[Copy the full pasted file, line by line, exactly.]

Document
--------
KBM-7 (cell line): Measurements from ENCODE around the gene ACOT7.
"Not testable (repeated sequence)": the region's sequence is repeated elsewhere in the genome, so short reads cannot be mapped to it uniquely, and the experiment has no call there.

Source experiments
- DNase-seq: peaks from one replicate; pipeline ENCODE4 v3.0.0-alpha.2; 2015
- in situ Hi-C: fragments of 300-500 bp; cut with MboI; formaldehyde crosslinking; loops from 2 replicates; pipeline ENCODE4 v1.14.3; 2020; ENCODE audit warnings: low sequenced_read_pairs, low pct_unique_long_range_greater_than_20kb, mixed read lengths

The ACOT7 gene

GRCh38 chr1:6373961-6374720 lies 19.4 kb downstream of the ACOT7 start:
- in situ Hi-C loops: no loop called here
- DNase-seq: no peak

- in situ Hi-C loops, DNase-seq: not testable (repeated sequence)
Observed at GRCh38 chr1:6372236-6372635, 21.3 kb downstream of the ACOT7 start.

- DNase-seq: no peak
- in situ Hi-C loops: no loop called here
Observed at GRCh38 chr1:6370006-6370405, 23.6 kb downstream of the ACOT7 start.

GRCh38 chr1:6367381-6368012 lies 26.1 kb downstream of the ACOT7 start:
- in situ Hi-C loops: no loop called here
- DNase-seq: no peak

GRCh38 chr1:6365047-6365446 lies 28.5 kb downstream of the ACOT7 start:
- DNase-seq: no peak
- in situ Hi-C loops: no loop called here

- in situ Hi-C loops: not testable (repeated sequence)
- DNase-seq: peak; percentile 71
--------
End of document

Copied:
KBM-7 (cell line): Measurements from ENCODE around the gene ACOT7.
"Not testable (repeated sequence)": the region's sequence is repeated elsewhere in the genome, so short reads cannot be mapped to it uniquely, and the experiment has no call there.

Source experiments
- DNase-seq: peaks from one replicate; pipeline ENCODE4 v3.0.0-alpha.2; 2015
- in situ Hi-C: fragments of 300-500 bp; cut with MboI; formaldehyde crosslinking; loops from 2 replicates; pipeline ENCODE4 v1.14.3; 2020; ENCODE audit warnings: low sequenced_read_pairs, low pct_unique_long_range_greater_than_20kb, mixed read lengths

The ACOT7 gene

GRCh38 chr1:6373961-6374720 lies 19.4 kb downstream of the ACOT7 start:
- in situ Hi-C loops: no loop called here
- DNase-seq: no peak

- in situ Hi-C loops, DNase-seq: not testable (repeated sequence)
Observed at GRCh38 chr1:6372236-6372635, 21.3 kb downstream of the ACOT7 start.

- DNase-seq: no peak
- in situ Hi-C loops: no loop called here
Observed at GRCh38 chr1:6370006-6370405, 23.6 kb downstream of the ACOT7 start.

GRCh38 chr1:6367381-6368012 lies 26.1 kb downstream of the ACOT7 start:
- in situ Hi-C loops: no loop called here
- DNase-seq: no peak

GRCh38 chr1:6365047-6365446 lies 28.5 kb downstream of the ACOT7 start:
- DNase-seq: no peak
- in situ Hi-C loops: no loop called here

- in situ Hi-C loops: not testable (repeated sequence)
- DNase-seq: peak; percentile 71